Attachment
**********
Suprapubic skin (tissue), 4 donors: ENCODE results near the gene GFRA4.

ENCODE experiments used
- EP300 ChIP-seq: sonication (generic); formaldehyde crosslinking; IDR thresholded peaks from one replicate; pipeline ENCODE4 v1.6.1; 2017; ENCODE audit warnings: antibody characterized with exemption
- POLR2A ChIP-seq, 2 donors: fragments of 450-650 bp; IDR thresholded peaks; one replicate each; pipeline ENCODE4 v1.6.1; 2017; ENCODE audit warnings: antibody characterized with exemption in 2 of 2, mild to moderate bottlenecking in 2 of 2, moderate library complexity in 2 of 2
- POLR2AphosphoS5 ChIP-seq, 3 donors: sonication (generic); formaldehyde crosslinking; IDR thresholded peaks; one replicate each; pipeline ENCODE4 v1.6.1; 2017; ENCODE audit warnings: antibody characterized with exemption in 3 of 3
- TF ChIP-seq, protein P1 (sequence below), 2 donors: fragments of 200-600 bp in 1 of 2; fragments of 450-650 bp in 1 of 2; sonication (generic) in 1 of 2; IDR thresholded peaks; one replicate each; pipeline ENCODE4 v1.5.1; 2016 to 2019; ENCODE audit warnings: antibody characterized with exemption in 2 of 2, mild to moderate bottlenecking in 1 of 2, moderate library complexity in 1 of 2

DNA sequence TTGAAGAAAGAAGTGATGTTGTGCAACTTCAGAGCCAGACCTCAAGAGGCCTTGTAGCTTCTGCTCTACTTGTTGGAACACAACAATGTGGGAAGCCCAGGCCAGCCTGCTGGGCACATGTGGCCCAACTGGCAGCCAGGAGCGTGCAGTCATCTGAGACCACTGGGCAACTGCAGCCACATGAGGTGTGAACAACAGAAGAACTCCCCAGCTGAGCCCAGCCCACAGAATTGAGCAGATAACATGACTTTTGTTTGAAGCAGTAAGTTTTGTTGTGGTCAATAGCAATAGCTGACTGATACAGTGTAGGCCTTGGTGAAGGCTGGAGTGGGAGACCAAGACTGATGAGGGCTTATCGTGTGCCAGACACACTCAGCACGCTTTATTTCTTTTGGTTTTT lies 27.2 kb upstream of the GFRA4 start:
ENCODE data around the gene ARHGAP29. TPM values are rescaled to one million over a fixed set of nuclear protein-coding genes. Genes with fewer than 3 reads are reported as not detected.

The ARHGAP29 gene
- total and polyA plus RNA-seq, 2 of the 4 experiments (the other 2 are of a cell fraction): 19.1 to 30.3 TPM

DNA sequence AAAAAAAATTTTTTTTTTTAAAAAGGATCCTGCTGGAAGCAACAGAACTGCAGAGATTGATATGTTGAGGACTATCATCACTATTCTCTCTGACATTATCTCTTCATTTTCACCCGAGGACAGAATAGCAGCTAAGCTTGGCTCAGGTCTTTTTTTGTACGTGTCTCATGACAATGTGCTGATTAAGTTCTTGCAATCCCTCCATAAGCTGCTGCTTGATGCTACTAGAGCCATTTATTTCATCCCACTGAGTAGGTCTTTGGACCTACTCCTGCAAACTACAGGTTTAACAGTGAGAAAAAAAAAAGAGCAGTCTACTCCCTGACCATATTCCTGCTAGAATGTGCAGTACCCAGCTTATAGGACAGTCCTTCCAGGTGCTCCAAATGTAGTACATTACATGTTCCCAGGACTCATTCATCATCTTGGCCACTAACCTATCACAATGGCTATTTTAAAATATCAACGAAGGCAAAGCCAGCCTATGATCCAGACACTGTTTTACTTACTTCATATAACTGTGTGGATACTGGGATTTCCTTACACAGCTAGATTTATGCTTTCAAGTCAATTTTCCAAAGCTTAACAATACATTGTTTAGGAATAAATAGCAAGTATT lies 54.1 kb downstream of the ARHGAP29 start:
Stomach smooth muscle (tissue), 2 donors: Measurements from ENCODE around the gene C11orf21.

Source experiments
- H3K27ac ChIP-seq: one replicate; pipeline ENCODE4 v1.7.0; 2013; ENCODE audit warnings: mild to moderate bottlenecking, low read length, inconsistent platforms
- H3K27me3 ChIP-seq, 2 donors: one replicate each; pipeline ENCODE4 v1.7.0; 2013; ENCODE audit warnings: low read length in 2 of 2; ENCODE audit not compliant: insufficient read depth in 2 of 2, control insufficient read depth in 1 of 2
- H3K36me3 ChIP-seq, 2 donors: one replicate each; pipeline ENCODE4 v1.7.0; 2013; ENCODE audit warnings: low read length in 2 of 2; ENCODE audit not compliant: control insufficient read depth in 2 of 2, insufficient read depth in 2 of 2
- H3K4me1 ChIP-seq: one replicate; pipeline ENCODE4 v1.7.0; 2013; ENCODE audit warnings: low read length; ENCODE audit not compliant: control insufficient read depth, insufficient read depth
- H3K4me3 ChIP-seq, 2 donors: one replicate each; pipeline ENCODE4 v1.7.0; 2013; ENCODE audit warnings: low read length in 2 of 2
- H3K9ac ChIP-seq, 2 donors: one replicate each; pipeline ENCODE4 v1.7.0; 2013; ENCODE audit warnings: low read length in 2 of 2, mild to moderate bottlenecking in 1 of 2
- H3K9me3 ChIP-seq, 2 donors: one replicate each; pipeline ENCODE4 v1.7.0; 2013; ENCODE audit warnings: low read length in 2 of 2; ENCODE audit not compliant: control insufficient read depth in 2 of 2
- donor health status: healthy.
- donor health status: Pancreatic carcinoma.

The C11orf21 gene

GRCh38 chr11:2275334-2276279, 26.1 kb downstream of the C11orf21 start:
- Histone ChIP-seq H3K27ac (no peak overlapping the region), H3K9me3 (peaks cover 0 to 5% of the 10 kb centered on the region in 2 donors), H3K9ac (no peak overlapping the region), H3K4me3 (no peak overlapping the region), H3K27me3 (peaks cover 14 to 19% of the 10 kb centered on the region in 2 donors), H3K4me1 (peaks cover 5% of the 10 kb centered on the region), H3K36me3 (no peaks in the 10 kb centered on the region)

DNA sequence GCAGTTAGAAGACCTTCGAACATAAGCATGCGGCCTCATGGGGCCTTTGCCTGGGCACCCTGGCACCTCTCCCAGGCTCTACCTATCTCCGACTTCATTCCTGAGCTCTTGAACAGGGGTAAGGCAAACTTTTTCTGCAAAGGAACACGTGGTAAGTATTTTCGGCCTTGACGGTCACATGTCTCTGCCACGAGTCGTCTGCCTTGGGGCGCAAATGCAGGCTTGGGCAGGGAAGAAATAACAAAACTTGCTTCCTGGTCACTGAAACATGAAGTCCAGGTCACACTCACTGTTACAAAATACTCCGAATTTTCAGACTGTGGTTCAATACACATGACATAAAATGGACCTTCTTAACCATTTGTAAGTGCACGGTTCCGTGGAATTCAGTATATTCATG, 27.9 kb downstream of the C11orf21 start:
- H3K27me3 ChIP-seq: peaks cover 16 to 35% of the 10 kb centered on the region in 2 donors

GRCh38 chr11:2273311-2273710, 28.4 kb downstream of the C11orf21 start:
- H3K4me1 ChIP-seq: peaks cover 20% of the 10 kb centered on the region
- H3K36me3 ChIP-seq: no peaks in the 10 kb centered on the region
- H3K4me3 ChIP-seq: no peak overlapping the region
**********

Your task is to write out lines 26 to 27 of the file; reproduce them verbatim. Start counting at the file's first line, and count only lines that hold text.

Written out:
DNA sequence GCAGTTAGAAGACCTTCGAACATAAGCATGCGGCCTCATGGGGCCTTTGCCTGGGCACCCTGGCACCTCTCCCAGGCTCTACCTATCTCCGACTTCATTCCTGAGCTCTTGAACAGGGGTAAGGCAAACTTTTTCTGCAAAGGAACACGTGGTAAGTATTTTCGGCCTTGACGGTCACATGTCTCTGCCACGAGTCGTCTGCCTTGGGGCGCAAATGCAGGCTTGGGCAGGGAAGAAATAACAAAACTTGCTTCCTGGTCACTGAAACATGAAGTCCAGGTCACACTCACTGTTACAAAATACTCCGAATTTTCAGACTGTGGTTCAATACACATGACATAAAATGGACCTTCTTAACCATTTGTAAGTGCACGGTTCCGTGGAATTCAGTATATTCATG, 27.9 kb downstream of the C11orf21 start:
- H3K27me3 ChIP-seq: peaks cover 16 to 35% of the 10 kb centered on the region in 2 donors